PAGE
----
In today’s marketing budget conscious climate, new business efforts demand more effectiveness on the phone.
In a recovery economy when marketing budgets are as scarce as honesty in politics, business professionals are consistently looking for ways to get more business while keeping a close eye on valuable marketing dollars. Spending phobias have set in and most businesses are promotionally paralyzed, not quite sure if any marketing they’re considering will work. At the same time, the uncertainty of business has many people gun-shy about getting on the phone and making sales calls afraid that no one wants to talk to them. It’s quite a crazy market, but there is hope.
Apply the following 10 principles and watch inefficiencies and phobias disappear.
1. Whether or not you consider yourself “good on the phone,” consider being great on the phone simply requires a selfless attitude. Yes, I said selfless. Care for your prospects and you’re a tele-pro of the highest order… instantly. You don’t have to be a super salesperson to make it happen on the phone, just be authentic, well prepared, and throw away the damn script. People are tired of over-plasticized, tele-sellers out for nothing but their own good. Preparation includes getting the right mindset on what you’re committed to accomplish on each call. For me, I pray before I get on the phone. I ask God to help me focus on the needs of the prospect list and to help me serve them as human beings, not merely as a means to my end…or walllet. 2. Take some time to get clear about how relevant your product or service is to the intended audience and get grounded. Conviction sells. If you can’t get connected to the difference that your product or service makes, the prospect will experience an emotional disconnect with your words, and their desire to get off the phone will resemble that of their desire to get out of the dentist’s chair. 3. Slow down. An expert once told me: “Slow down your conversation, nothing bad happens.” It enables you to think clearly and it allows the prospect to actually process the information you’re presenting. Slowing your pace also comes across as a sign of confidence as opposed to the rapid-fire nervous pitches we frequently experience… loathe. 4. As mentioned, never read directly off a script. You will sound like a robot. Reference the script if you need to, but you should have the pitch down cold every time you get on the phone. 5. Tele-selling is a numbers game. In our business, we know that out of twenty five contacts, we get one appointment, and it takes two appointments to make a sale. So “fifty contacts” is money. Create your matrix by measuring the averages and you’ll have your formula for winning. 6. Often, the secretary, administrative assistant or the infamous gatekeeper can be your biggest obstacle. Wise tele-sellers make these gatekeepers their friends as quickly as possible by treating them as valuable assets. In the movie Wall Street, Bud Fox asks the secretary what gift would entice Gordon Gecko, his prospect in his effort to score an appointment. She replied, “Fine cigars.” Bud sent over the cigars and landed the appointment. 7. If, when making cold-calls, I can’t get through to the marketing department, I ask the receptionist to be transferred to accounting. They always take calls. Once they answer, I apologize and ask to be transferred to the marketing department. An inter-departmental transfer always has a better chance of getting through than it coming from the receptionist, who’s trained to throw you into the voicemail abyss. 8. I don’t always recommend leaving a voice mail, but if you do land there 50 times, leave a voice mail, make it brief and to the point, friendly, not pitchy. Occasionally, the timing may be perfect, and getting call backs are the icing on the cold-calling cake. 9. When you do get the prospect on the phone, notice their style and mirror it. If they talk slowly and softly, tone it down. If you sense they are bottom-line oriented, tell them you’ll be brief and get right down to it. This wins big points in attaining a listening ear. 10. If your personality allows it, have some fun with people. Dialing for dollars doesn’t have to be mundane.” For example, I do impersonations. Occasionally, if the voice on the voice mail seems friendly, I’ll leave a message using a Yogi Bear or Rodney Dangerfield impersonation. It’s actually landed a few call backs and the ones that think I’m an idiot are not the type I want to do business with anyway.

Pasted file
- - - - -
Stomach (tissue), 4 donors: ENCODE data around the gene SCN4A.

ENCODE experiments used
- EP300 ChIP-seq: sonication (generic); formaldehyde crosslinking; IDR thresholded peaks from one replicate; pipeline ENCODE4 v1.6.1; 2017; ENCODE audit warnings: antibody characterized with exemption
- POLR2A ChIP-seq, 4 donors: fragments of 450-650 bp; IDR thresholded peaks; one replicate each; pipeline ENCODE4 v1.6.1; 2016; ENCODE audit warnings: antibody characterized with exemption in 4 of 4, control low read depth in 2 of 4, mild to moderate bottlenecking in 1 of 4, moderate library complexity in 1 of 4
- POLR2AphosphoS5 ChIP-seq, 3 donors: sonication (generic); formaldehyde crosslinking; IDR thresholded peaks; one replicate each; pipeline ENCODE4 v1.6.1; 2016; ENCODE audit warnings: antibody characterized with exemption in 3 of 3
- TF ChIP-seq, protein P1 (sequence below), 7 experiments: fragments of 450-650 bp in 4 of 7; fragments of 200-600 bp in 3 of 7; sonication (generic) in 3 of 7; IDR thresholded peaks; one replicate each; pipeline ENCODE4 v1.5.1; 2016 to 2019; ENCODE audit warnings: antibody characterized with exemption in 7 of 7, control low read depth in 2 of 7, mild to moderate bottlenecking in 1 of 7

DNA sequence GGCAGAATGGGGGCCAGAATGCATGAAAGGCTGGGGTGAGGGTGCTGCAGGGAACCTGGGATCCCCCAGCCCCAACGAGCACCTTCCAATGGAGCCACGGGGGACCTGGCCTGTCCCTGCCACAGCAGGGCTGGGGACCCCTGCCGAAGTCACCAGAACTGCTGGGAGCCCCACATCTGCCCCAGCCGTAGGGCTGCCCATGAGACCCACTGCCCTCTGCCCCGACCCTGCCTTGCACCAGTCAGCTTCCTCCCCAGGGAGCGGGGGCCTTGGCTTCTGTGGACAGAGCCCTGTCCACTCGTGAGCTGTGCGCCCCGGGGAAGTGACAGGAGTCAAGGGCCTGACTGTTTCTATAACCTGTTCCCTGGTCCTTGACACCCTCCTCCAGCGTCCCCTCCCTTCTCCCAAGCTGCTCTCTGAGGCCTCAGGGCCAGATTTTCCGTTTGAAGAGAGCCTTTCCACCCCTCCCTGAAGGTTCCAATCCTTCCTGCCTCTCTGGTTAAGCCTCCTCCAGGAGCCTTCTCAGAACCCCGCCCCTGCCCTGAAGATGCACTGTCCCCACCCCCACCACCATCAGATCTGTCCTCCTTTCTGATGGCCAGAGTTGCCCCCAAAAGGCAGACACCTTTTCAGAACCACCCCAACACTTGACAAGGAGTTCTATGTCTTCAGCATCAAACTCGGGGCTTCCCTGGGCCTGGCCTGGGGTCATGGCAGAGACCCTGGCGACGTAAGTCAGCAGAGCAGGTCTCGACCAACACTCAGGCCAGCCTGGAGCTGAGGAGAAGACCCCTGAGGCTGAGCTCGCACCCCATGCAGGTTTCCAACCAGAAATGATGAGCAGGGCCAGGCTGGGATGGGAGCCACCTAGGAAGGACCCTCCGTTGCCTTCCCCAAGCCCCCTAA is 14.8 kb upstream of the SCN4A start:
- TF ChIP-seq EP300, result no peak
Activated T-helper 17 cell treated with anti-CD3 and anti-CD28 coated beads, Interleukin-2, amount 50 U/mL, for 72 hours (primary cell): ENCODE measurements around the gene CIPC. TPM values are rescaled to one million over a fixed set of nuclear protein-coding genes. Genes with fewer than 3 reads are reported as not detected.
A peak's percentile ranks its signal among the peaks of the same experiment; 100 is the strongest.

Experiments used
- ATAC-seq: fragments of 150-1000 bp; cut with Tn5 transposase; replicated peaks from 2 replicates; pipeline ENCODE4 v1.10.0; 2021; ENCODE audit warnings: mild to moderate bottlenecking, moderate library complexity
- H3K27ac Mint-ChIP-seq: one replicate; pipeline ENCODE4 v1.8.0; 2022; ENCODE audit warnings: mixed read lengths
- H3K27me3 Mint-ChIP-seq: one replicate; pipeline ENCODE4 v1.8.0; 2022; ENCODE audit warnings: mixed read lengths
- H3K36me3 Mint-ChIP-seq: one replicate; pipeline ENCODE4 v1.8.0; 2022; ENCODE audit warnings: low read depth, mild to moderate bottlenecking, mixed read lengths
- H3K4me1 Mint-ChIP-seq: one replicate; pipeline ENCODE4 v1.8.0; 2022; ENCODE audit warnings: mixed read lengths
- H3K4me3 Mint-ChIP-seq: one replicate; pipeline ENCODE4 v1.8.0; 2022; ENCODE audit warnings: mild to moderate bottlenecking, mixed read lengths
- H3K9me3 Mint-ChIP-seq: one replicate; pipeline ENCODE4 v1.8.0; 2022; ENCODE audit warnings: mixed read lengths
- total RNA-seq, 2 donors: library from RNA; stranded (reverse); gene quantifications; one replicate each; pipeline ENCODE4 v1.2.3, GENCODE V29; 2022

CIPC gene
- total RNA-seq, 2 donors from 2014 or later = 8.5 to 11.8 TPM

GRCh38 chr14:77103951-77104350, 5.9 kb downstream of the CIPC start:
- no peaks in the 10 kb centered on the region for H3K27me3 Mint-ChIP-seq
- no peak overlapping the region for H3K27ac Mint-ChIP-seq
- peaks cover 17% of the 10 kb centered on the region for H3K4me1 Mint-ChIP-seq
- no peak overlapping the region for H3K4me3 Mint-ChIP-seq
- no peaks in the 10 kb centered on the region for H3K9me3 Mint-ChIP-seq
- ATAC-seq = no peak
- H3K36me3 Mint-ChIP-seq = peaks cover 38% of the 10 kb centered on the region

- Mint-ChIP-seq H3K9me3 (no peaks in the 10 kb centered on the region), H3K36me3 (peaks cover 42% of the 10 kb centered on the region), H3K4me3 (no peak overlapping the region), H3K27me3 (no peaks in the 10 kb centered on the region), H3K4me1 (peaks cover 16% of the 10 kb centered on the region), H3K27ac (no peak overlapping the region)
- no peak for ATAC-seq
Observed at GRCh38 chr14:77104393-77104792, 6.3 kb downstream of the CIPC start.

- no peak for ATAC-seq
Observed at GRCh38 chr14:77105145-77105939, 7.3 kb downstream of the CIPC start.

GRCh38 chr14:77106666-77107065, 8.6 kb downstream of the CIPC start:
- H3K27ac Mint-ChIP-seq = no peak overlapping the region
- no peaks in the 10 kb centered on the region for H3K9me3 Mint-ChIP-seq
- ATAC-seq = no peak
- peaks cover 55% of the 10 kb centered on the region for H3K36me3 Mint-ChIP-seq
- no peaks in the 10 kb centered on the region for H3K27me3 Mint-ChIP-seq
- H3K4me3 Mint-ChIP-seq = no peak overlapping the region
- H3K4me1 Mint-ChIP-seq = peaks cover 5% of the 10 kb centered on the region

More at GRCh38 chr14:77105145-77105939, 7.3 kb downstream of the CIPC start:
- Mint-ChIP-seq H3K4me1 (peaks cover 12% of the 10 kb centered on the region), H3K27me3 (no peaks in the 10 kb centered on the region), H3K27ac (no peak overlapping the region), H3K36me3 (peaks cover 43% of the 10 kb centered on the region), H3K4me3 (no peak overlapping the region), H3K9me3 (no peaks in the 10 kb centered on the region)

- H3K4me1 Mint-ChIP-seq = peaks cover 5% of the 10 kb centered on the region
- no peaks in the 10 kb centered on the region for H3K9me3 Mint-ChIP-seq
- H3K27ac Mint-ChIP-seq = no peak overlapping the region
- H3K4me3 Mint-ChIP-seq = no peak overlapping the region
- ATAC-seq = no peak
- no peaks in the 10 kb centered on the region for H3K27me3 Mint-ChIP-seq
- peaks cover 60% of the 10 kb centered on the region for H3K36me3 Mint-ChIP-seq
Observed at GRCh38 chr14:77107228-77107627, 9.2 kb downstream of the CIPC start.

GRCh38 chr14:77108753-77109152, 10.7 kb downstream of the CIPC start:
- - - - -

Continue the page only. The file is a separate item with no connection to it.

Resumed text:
In closing, tele-communicating is a skill-set and a heart-set you can use effectively in building relationships or in business. The keys are to be empathetic, prepared, stay prospect focused, get innovative, keep dialing. Now go call someone!
In the business to business environment, the most effective form of marketing is the phone… it’s the cheapest too!